Very interesting. Indeed contacts and photos are very sensitive areas now, so I feel Apple will have to have apps request authorisation to access them. Well, that's what ~I~ would like to see anyways.

Edit: I removed forum-related feedback.
post #25 of 33
Yet...how many people go on Facebook every day and give apps there permission to just about all their data with no idea how the app will actually use it???? Where is the Times article about that? I block ALL apps on Facebook mainly because they all seem to want access to ALL my data even though they really don't need that much information in the first place. Trusting an app on iOS is still WAY safer than trusting one on Facebook. IMHO

Tom
post #26 of 33
Quote:
Originally Posted by icoco3 View Post

Yet...how many people go on Facebook every day and give apps there permission to just about all their data with no idea how the app will actually use it???? Where is the Times article about that? I block ALL apps on Facebook mainly because they all seem to want access to ALL my data even though they really don't need that much information in the first place. Trusting an app on iOS is still WAY safer than trusting one on Facebook. IMHO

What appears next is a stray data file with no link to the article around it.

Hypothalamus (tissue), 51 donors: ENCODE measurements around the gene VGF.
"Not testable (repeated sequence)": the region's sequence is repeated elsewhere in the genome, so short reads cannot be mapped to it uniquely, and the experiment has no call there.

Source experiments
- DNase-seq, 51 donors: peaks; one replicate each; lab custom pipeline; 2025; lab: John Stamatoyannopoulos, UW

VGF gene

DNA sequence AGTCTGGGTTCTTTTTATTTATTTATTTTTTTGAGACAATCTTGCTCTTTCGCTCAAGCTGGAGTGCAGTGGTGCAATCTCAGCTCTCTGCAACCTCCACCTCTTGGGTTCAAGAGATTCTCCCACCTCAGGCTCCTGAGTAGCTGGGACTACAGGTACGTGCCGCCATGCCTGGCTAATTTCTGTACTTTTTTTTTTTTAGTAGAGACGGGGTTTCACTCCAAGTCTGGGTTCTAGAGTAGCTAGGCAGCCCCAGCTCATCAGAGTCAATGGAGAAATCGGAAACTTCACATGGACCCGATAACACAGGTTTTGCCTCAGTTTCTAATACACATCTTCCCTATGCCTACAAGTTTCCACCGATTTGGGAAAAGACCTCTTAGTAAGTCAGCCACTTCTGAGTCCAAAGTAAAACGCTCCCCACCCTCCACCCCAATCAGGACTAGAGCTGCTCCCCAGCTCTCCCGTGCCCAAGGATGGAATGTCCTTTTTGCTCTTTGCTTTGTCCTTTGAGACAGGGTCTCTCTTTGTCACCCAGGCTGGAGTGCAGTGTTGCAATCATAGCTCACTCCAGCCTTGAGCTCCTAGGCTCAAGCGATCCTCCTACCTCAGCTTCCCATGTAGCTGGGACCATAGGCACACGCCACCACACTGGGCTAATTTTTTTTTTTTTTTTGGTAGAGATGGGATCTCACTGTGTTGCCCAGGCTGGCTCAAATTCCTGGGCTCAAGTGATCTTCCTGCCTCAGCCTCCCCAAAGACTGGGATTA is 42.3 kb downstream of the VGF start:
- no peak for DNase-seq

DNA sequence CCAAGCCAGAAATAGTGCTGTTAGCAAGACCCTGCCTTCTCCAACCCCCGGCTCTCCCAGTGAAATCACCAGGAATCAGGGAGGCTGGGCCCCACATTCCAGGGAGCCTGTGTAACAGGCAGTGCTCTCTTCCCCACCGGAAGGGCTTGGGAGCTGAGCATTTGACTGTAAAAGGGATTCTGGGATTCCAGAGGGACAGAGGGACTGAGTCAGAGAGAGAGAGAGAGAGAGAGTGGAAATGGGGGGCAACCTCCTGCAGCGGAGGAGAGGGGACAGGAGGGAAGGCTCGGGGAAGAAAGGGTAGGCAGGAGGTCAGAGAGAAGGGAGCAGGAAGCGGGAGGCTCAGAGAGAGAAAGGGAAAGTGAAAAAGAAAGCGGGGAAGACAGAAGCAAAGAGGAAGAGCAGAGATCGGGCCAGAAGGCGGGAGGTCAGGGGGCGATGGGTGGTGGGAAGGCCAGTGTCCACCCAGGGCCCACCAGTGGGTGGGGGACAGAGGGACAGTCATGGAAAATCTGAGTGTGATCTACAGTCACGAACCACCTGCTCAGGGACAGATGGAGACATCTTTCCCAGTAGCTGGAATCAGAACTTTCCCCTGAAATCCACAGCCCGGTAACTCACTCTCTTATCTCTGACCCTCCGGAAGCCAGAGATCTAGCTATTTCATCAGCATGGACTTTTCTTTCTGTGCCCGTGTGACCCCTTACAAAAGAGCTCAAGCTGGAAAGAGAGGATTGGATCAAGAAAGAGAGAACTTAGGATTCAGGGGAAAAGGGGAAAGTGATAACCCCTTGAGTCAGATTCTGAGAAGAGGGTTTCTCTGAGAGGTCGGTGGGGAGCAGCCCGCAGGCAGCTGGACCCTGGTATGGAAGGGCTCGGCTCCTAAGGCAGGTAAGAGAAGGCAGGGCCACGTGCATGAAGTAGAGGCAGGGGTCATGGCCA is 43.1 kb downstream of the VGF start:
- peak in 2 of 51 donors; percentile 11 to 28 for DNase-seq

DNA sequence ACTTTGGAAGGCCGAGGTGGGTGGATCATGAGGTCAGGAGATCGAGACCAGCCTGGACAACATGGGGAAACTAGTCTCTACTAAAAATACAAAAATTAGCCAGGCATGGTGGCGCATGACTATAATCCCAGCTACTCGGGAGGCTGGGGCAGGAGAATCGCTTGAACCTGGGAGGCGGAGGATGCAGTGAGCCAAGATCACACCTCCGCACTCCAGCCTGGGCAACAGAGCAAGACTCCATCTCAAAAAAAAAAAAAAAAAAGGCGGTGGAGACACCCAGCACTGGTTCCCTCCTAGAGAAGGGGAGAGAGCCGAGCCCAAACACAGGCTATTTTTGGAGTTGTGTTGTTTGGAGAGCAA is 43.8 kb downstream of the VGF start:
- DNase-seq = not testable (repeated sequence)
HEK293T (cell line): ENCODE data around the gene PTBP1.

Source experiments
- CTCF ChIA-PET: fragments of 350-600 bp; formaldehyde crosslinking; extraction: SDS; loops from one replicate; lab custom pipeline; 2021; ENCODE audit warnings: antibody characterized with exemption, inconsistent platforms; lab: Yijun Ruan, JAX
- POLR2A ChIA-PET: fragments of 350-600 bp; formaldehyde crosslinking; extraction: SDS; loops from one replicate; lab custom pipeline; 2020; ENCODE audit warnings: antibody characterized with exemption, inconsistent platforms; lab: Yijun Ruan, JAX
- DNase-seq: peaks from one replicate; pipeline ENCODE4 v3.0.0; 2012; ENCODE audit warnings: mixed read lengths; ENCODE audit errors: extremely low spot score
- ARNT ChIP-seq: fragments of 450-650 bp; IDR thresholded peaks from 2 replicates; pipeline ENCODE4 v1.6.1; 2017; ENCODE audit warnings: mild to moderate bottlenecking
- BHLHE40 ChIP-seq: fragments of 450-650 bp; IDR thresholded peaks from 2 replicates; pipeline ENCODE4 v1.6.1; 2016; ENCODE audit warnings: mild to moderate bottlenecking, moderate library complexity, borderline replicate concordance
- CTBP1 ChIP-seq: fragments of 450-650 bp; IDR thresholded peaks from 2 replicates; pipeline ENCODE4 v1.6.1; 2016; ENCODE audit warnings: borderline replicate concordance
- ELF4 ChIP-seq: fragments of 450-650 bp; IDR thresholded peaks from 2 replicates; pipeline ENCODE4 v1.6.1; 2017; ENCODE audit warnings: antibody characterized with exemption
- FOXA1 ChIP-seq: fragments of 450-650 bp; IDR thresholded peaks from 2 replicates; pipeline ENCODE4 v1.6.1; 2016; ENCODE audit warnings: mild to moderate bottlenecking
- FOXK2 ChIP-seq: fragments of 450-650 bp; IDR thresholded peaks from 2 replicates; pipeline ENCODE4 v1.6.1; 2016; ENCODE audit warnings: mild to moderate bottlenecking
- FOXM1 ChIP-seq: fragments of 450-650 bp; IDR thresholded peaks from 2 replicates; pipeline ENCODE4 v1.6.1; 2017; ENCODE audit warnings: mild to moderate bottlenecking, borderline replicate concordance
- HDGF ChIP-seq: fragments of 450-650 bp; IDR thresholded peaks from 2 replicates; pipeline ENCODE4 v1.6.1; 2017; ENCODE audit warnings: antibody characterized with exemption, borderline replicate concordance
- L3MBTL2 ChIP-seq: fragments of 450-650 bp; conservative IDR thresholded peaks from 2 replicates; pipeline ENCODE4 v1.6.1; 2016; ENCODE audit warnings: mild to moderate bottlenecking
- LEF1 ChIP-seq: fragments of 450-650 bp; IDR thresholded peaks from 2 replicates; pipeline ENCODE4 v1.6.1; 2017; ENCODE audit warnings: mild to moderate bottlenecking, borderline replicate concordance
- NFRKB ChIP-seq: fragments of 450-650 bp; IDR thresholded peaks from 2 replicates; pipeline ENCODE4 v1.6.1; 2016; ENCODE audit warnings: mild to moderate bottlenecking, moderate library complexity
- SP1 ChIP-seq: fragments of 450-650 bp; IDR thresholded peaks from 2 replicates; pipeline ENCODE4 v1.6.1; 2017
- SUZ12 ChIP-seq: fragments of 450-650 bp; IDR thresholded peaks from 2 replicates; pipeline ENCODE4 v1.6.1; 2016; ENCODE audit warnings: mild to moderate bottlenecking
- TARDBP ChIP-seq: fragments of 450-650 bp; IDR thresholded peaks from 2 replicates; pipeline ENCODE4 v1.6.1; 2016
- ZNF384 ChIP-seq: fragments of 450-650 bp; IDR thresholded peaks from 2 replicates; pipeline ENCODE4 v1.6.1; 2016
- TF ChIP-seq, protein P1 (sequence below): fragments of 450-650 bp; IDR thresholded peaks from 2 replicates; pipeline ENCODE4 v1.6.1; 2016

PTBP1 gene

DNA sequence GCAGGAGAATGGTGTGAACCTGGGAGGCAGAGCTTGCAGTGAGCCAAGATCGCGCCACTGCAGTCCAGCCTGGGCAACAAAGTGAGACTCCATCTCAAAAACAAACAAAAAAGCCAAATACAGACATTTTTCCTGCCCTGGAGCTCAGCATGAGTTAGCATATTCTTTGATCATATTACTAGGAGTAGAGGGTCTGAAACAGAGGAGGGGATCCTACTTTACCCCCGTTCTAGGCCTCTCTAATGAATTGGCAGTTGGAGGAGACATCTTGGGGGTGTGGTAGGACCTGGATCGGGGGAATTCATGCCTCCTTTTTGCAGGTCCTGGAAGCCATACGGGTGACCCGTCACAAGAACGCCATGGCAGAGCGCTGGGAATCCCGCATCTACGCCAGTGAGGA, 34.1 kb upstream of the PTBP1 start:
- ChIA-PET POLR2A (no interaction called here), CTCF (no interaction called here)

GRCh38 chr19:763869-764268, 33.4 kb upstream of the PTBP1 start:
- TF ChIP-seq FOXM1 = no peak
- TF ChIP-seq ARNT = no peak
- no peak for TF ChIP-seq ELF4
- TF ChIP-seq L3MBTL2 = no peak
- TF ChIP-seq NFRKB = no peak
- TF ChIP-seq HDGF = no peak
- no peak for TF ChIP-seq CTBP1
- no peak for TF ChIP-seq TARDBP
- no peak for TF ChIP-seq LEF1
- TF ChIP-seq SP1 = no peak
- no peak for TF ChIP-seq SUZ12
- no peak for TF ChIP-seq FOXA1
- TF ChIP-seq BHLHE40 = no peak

Tom

I realize Apple considers Facebook a "friend" now, but I' don't know that's the case for iOS users themselves. I know Google's privacy actions are suspicious to some of you, but consider the latest on the Facebook app front. The newest requested permission before installing the Android Facebook app wants access to your SMS messages.

If you don't want to grant Facebook the right to look at every text you've sent and every reply you've received, then you can't install their app. Why the heck do they need to read your text messages??
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post #27 of 33
Quote:
Originally Posted by realitycheck69 View Post